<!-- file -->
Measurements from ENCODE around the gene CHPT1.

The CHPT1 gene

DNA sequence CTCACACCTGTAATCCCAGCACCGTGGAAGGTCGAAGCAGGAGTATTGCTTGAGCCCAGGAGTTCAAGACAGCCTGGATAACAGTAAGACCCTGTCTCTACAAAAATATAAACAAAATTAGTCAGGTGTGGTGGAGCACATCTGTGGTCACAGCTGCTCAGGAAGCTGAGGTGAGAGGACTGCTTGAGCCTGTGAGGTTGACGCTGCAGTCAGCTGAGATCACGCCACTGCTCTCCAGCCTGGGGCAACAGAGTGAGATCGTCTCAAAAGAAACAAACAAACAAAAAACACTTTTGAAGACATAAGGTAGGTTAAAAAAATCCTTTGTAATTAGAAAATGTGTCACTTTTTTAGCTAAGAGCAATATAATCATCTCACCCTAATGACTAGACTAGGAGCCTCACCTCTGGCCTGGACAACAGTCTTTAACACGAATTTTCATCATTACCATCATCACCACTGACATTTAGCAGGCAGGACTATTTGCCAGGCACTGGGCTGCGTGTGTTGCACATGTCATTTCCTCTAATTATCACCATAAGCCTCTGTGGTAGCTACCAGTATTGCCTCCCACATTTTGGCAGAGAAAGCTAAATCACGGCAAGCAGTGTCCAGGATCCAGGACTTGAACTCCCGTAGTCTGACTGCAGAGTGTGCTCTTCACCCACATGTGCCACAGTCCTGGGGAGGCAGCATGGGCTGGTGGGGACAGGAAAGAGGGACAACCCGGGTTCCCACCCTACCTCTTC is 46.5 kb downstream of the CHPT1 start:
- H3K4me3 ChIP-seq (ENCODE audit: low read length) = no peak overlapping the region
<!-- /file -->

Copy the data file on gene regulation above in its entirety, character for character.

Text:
Measurements from ENCODE around the gene CHPT1.

The CHPT1 gene

DNA sequence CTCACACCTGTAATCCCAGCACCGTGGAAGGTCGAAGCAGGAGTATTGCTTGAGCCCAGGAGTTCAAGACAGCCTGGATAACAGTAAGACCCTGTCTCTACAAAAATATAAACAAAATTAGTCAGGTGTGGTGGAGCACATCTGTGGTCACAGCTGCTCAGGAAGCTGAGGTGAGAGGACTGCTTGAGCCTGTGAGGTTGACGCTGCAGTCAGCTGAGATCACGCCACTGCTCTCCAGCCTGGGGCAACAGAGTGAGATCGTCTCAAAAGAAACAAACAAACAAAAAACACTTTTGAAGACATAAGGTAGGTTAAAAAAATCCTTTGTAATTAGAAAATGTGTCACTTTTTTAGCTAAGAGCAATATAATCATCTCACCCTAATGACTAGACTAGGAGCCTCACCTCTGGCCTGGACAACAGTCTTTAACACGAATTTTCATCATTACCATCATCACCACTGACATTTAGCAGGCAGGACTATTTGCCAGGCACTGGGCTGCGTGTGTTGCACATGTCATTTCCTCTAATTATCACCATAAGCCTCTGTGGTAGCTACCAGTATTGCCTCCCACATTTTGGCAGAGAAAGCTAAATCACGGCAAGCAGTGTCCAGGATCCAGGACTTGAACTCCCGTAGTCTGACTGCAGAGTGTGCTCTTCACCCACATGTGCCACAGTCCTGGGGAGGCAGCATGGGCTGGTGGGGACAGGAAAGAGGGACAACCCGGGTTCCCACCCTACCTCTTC is 46.5 kb downstream of the CHPT1 start:
- H3K4me3 ChIP-seq (ENCODE audit: low read length) = no peak overlapping the region